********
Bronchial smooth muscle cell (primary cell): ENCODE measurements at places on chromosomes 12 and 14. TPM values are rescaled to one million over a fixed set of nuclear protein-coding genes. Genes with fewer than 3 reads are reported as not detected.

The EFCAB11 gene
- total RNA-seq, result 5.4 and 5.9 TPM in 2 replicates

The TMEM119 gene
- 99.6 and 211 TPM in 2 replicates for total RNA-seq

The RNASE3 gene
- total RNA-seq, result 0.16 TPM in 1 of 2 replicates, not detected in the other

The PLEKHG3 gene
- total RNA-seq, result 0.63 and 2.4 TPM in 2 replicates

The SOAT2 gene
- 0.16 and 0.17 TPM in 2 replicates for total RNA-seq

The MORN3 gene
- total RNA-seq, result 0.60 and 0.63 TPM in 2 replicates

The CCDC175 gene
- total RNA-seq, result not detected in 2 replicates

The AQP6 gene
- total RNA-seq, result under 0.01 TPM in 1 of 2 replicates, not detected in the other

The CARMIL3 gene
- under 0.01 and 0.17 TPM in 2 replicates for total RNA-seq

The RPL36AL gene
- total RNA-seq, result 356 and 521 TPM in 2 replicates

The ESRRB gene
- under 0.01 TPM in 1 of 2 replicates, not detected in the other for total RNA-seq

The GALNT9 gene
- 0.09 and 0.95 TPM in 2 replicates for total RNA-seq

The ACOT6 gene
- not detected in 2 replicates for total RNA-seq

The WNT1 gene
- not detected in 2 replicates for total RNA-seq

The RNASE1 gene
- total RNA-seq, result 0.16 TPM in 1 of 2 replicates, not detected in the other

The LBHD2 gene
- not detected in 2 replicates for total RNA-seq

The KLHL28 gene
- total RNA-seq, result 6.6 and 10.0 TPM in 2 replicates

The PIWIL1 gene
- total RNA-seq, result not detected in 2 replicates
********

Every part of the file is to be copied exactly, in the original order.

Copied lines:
Bronchial smooth muscle cell (primary cell): ENCODE measurements at places on chromosomes 12 and 14. TPM values are rescaled to one million over a fixed set of nuclear protein-coding genes. Genes with fewer than 3 reads are reported as not detected.

The EFCAB11 gene
- total RNA-seq, result 5.4 and 5.9 TPM in 2 replicates

The TMEM119 gene
- 99.6 and 211 TPM in 2 replicates for total RNA-seq

The RNASE3 gene
- total RNA-seq, result 0.16 TPM in 1 of 2 replicates, not detected in the other

The PLEKHG3 gene
- total RNA-seq, result 0.63 and 2.4 TPM in 2 replicates

The SOAT2 gene
- 0.16 and 0.17 TPM in 2 replicates for total RNA-seq

The MORN3 gene
- total RNA-seq, result 0.60 and 0.63 TPM in 2 replicates

The CCDC175 gene
- total RNA-seq, result not detected in 2 replicates

The AQP6 gene
- total RNA-seq, result under 0.01 TPM in 1 of 2 replicates, not detected in the other

The CARMIL3 gene
- under 0.01 and 0.17 TPM in 2 replicates for total RNA-seq

The RPL36AL gene
- total RNA-seq, result 356 and 521 TPM in 2 replicates

The ESRRB gene
- under 0.01 TPM in 1 of 2 replicates, not detected in the other for total RNA-seq

The GALNT9 gene
- 0.09 and 0.95 TPM in 2 replicates for total RNA-seq

The ACOT6 gene
- not detected in 2 replicates for total RNA-seq

The WNT1 gene
- not detected in 2 replicates for total RNA-seq

The RNASE1 gene
- total RNA-seq, result 0.16 TPM in 1 of 2 replicates, not detected in the other

The LBHD2 gene
- not detected in 2 replicates for total RNA-seq

The KLHL28 gene
- total RNA-seq, result 6.6 and 10.0 TPM in 2 replicates

The PIWIL1 gene
- total RNA-seq, result not detected in 2 replicates